Such catalogues, usually, were not subject to criticism, but in this case D.S. MacColl, in The Saturday Review of 10 December 1898 (pp. 778-779) made an exception.
He started out very positive:
A charming exhibition is now open at the Dutch Gallery in Brook Street. It brings together the work done in original wood-engraving by Messrs. Ricketts and Shannon and their associates, Messrs. Sturge Moore, Reginald Savage and Lucien Pissarro.
After praising Ricketts's and Shannon's work for The Dial, and their early wood-engravings for Daphnis and Chloe, and before praising Shannon's new work in another medium, the chiaroscuro wood-engravings, he paused to criticise the exhibition catalogue:
|The First Exhibition of Original Wood Engraving (1898) [catalogue, page 1]|
Mr. Ricketts’ later work in “Hero and Leander,” “Cupid and Psyche,” and some of his books seems to me less perfectly balanced, more strained, form sacrificed in the effort at gesture and intense expression, or swept into decorative curves. The discussion of his type and books I must leave for another time, since it demands a detailed treatment.
The criticism only focused on the cover (also the title page):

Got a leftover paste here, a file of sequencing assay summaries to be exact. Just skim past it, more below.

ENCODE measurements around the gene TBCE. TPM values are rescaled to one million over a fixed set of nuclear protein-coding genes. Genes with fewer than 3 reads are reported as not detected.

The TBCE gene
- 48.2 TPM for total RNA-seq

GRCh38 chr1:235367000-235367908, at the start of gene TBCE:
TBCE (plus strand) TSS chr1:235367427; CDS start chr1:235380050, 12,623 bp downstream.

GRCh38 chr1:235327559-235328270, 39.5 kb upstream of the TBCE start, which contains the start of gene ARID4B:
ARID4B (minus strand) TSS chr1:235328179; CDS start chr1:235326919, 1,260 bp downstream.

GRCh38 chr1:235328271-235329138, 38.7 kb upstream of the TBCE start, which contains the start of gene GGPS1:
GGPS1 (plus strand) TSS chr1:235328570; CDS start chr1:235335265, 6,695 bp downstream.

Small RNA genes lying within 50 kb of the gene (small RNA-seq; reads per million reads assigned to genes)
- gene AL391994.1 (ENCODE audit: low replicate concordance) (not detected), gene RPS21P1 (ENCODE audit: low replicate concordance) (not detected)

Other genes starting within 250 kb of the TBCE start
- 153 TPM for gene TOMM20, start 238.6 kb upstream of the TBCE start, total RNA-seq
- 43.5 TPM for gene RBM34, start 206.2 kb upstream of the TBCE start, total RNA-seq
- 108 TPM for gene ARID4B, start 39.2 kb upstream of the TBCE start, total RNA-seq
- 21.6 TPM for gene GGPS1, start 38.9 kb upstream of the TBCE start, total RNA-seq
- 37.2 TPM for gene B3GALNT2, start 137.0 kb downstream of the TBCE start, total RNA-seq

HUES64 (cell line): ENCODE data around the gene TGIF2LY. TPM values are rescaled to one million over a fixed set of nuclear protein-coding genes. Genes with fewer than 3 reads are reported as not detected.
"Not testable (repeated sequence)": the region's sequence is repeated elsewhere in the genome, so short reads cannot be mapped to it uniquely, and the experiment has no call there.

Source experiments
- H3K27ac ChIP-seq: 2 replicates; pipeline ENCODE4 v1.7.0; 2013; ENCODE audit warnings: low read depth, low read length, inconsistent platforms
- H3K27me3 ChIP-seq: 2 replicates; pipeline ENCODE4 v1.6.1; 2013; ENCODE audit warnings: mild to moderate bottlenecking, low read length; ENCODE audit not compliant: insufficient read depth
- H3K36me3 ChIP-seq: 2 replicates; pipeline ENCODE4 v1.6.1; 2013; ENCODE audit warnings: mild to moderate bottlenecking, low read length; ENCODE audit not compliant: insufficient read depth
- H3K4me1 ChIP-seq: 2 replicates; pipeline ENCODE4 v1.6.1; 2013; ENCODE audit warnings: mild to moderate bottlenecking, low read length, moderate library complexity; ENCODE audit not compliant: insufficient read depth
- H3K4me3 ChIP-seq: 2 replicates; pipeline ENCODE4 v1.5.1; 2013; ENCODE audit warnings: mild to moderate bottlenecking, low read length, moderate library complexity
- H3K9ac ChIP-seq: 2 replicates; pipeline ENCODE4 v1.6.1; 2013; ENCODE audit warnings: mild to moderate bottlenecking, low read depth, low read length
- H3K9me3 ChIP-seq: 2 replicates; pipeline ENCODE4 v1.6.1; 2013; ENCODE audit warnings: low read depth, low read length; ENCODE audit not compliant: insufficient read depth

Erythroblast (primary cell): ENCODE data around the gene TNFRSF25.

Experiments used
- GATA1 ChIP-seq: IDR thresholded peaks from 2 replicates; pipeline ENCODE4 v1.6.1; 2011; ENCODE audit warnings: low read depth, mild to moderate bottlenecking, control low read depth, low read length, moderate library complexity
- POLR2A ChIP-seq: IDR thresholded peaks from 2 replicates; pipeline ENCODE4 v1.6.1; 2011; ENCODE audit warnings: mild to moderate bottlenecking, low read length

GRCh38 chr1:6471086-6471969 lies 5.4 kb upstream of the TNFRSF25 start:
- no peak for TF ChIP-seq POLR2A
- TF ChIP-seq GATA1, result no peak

I will only raise one point for the moment, taking the title of the catalogue as a text. This, giving the name of the exhibition and its address, is printed like the old colophons in one block without a break, and not only is it difficult at a glance to pick out and read these two statements, but the arrangement requires minor dislocations. The word “engraving” is divided between two lines; “Hanover” ends one line, and “Square” begins another. I contend that lucidity would be the gainer by a different arrangement, and decoration need not in the least suffer.
These unfortunate truncations had been the subject of earlier criticism when the first publications of the Vale Press were given eccentric title pages in which rules of poetry were sometimes hindered by the decorations or initials. Ricketts would later express his regret about his youthful, ill-considered typographical designs, although he rejected any criticism of his fonts.
But the small catalogues for Van Wisselingh were part of the occasional printing process, which did not involve much typographical ingenuity. They were merely mentioned in passing in his own bibliography of the Vale Press - Ricketts didn't think they were important. The catalogues are now, of course, of great historical importance.